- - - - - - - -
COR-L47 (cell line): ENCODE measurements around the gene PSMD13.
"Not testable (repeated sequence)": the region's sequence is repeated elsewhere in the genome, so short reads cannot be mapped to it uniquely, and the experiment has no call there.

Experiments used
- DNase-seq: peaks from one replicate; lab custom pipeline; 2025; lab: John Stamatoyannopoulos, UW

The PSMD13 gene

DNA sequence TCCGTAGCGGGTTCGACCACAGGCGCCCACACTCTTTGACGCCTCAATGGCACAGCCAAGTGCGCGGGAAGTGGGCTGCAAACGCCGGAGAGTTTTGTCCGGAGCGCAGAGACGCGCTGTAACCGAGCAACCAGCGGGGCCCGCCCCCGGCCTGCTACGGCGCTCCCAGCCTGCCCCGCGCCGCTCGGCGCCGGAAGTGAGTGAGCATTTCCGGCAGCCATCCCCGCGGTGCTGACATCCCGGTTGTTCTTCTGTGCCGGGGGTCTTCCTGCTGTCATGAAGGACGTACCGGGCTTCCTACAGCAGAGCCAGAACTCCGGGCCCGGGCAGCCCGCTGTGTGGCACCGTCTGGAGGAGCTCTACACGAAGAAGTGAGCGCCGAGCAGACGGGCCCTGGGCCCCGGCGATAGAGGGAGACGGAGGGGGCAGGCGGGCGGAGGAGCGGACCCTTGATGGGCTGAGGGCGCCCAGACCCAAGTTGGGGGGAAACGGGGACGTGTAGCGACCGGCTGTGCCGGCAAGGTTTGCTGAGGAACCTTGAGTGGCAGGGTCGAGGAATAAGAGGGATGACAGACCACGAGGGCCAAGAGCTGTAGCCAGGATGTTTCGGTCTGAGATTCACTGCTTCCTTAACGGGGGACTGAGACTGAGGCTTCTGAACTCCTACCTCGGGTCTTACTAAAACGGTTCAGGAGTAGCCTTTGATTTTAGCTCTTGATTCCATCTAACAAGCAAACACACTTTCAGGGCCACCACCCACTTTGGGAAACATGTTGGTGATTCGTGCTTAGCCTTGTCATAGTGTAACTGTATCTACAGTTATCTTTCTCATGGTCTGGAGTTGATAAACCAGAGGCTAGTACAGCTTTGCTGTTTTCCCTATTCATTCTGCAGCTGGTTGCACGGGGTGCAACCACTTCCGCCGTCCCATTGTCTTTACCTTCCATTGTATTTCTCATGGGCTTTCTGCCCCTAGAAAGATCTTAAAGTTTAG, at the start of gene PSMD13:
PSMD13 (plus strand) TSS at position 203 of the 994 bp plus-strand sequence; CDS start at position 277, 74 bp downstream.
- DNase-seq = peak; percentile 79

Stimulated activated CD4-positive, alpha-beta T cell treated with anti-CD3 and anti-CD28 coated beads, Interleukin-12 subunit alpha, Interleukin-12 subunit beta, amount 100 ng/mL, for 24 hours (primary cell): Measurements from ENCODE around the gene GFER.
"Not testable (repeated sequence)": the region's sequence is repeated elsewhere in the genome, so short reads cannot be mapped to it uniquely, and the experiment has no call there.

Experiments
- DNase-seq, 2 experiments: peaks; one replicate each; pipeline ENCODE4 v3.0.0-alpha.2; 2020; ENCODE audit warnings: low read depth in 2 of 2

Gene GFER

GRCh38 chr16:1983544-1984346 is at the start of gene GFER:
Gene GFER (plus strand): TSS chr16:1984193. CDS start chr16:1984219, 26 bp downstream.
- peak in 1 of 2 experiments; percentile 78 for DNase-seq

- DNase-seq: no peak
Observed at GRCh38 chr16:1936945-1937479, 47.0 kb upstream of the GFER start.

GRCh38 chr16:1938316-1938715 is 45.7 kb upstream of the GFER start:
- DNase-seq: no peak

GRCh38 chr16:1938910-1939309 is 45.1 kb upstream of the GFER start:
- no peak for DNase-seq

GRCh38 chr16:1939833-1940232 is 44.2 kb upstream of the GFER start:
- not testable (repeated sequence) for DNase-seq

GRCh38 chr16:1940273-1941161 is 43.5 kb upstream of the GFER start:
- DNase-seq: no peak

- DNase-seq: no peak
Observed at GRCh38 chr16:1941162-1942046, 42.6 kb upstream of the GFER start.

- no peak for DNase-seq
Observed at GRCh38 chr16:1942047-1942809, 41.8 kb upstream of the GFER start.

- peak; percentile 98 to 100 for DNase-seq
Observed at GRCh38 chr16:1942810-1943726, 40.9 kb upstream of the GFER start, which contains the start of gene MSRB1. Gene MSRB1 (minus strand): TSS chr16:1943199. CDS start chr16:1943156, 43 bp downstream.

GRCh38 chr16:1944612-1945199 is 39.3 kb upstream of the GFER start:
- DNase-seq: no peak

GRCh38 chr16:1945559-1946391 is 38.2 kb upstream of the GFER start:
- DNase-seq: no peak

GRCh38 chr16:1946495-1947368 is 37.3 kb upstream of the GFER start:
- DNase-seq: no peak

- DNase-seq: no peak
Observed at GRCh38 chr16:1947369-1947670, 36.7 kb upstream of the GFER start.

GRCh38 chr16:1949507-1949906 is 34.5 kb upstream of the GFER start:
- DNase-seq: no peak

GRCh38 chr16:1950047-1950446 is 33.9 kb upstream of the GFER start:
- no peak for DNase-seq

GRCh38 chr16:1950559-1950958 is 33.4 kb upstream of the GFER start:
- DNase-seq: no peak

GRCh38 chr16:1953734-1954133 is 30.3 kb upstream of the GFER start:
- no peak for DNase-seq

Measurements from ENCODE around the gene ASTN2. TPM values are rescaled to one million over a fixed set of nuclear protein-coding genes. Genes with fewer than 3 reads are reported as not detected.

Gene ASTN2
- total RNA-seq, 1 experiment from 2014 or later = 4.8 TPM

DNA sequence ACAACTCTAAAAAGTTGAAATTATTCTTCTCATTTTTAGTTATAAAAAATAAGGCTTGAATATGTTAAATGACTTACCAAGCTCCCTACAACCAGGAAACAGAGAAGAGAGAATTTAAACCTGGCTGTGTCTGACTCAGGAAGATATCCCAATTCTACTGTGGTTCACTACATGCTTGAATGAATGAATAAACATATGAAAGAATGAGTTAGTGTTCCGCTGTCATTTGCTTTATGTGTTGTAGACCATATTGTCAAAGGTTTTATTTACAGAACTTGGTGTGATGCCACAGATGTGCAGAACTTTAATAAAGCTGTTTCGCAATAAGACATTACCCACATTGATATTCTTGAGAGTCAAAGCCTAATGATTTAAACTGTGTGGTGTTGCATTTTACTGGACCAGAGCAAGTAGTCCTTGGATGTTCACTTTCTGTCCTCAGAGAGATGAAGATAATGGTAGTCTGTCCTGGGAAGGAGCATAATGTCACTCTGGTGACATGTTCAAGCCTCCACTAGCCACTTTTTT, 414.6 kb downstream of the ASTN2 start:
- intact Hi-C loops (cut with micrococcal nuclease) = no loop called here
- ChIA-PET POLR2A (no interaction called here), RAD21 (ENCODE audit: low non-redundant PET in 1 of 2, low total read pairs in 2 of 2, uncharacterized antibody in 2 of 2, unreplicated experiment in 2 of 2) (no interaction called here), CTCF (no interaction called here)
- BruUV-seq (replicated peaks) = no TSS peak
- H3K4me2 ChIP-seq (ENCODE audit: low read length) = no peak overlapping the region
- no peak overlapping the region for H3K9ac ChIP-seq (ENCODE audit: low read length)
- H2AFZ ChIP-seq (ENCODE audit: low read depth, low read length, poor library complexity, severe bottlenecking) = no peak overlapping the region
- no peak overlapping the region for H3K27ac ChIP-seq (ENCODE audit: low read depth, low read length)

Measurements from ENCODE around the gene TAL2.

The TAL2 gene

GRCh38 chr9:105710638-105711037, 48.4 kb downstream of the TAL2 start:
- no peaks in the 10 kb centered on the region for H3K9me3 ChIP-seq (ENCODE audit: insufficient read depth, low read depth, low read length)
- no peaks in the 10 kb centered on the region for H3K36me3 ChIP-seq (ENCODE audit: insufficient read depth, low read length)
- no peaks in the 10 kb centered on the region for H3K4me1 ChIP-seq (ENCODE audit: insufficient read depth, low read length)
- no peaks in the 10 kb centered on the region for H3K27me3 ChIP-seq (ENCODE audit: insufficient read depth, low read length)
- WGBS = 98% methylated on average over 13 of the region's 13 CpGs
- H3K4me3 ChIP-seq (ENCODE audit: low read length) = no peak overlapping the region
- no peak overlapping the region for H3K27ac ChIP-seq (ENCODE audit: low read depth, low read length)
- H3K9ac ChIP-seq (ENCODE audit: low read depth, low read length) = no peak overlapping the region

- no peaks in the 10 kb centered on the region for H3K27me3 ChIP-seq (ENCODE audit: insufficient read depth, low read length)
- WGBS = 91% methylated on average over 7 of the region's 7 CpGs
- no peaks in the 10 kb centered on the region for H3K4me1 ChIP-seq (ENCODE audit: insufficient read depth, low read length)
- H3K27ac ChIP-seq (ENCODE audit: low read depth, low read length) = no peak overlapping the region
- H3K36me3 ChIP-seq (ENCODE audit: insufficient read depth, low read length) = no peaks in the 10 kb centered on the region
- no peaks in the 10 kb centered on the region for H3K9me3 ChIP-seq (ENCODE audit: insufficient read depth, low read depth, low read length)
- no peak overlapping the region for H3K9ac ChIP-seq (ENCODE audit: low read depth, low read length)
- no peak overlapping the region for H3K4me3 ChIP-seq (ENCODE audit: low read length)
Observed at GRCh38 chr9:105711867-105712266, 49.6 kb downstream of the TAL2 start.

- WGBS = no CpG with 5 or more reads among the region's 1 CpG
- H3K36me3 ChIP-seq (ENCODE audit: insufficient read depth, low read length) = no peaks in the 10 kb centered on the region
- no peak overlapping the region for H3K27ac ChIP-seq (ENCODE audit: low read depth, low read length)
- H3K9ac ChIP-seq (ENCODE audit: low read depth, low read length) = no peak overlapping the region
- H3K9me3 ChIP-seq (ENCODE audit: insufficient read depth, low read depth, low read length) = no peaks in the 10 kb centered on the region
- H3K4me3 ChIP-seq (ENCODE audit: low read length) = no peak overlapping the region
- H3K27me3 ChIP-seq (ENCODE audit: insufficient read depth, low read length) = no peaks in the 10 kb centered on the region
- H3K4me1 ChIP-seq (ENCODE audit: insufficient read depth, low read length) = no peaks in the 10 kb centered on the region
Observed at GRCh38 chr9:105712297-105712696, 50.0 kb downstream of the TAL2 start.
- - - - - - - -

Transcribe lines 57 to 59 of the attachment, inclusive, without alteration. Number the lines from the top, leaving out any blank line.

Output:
- no peak overlapping the region for H3K9ac ChIP-seq (ENCODE audit: low read length)
- H2AFZ ChIP-seq (ENCODE audit: low read depth, low read length, poor library complexity, severe bottlenecking) = no peak overlapping the region
- no peak overlapping the region for H3K27ac ChIP-seq (ENCODE audit: low read depth, low read length)